Blinken presses Russia's Lavrov over Ukraine on G20 sidelines
The United States and Russia met to air their differences in their highest one-to-one contact since the invasion of Ukraine last year on the sidelines of a G20 meeting dominated by divisions over the conflict.
US Secretary of State and Antony Blinken and Russian Foreign Minister Sergey Lavrov spoke briefly at the meeting of the world's top diplomats in New Delhi, which failed to reach a joint declaration after objections from Moscow's delegation.
Lavrov told the assembled foreign ministers that Western representatives had derailed the meeting in an effort to scapegoat Russia for their own failings, disrespecting efforts by the Indian hosts to reach agreement on other issues.
"I want to apologise to the Indian presidency and to our colleagues from countries of the global South for the obscene behaviour of some Western delegations, which have turned the G20's agenda into a farce," Lavrov said, according to Russian news agency TASS.
Blinken met briefly with Lavrov on the sidelines of the talks to reaffirm Washington's commitment to protecting Ukraine after growing support from European allies for peace initiatives.
Blinken wanted to "disabuse the Russians of any notion that our support might be wavering" on Ukraine, a US official said on condition of anonymity.
Thursday's G20 meeting looked set to draw to a close without a joint statement -- the second such meeting of the bloc to fail to reach an accord in as many weeks after delegates failed to reach a consensus position on Ukraine.
"On the issue, which very frankly concerned the Ukraine conflict, there were divergences, there were differences, which we couldn't reconcile," Indian Foreign Minister S. Jaishankar told reporters.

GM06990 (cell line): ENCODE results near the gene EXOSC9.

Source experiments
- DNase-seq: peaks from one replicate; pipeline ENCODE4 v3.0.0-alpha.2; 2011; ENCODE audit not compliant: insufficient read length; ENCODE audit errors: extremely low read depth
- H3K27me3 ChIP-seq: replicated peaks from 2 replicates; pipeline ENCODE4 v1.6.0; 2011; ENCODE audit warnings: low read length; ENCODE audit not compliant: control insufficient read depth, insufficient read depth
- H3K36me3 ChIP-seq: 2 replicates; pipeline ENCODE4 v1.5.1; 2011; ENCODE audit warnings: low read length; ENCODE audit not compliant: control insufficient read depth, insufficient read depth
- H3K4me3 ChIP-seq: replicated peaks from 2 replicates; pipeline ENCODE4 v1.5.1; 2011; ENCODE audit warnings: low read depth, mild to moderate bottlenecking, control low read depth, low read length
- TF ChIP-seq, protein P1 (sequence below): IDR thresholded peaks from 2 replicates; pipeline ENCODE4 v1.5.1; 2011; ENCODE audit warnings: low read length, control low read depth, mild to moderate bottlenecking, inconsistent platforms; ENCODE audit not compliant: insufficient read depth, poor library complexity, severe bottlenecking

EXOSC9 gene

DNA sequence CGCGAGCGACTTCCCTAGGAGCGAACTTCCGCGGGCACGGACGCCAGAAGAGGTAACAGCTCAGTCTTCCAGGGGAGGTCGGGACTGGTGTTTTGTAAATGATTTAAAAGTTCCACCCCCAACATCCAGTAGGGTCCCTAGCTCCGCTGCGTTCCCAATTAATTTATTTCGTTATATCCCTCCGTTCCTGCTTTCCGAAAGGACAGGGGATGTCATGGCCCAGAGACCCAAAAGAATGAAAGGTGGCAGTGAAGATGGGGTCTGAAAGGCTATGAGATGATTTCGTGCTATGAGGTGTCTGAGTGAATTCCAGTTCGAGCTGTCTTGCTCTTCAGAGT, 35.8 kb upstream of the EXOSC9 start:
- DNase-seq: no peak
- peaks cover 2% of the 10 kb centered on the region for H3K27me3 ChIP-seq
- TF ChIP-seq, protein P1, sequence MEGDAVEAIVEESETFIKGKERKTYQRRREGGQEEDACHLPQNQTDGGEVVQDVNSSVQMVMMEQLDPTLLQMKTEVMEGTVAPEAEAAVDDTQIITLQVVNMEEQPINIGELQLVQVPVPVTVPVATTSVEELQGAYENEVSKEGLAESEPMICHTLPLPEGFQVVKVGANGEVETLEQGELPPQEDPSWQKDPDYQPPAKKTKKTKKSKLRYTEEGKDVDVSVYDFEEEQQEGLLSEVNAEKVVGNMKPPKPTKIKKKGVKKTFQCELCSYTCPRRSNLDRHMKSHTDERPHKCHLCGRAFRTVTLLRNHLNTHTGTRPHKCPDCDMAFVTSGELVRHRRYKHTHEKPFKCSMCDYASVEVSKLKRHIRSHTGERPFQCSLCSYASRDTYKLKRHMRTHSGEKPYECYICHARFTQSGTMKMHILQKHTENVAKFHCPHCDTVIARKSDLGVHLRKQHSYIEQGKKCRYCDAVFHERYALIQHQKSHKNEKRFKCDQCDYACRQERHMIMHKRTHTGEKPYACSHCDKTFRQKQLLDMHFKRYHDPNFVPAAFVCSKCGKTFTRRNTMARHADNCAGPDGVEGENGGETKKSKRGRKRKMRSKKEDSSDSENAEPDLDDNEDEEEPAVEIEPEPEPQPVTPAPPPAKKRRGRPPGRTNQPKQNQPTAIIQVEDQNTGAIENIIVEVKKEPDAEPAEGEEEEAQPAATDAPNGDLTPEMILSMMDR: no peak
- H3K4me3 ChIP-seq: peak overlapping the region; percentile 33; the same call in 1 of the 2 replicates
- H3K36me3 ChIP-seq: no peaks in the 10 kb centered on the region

Discussions over the joint statement faltered on several issues including Russia's insistence on an investigation into the sabotage of the Nord Stream pipeline last year, Lavrov told reporters through an interpreter.
Russia and Western countries have traded accusations of responsibility for the September explosions.
The last time Blinken and Lavrov were in the same room, at a G20 meeting in Bali last July, the latter stormed out according to Western officials.
Russia's war with Ukraine has crowded out other agenda items at the G20, frustrating India, which said it wanted to use its year as host to focus on issues such as alleviating poverty and climate finance.
"The experience of the last few years -- financial crisis, climate change, pandemic, terrorism and wars -- clearly shows that global governance has failed," Prime Minister Narendra Modi said in recorded remarks opening the meeting.
"We all have our positions and our perspectives on how these tensions (can) be resolved. However, as the leading economies of the world, we also have a responsibility for those who are not in this room," he added.
Italian Prime Minister Giorgia Meloni, visiting New Delhi to inaugurate a strategic partnership, called on her hosts to use its leverage as G20 hosts to held bring the Ukraine conflict to an end.
"We both hope that India having the presidency of the G20 may play a central role in facilitating a negotiated process for the cessation of hostilities for a just peace," she said.
While India has not condemned the Ukraine invasion, Modi told Russian President Vladimir Putin last year this was "not a time for war".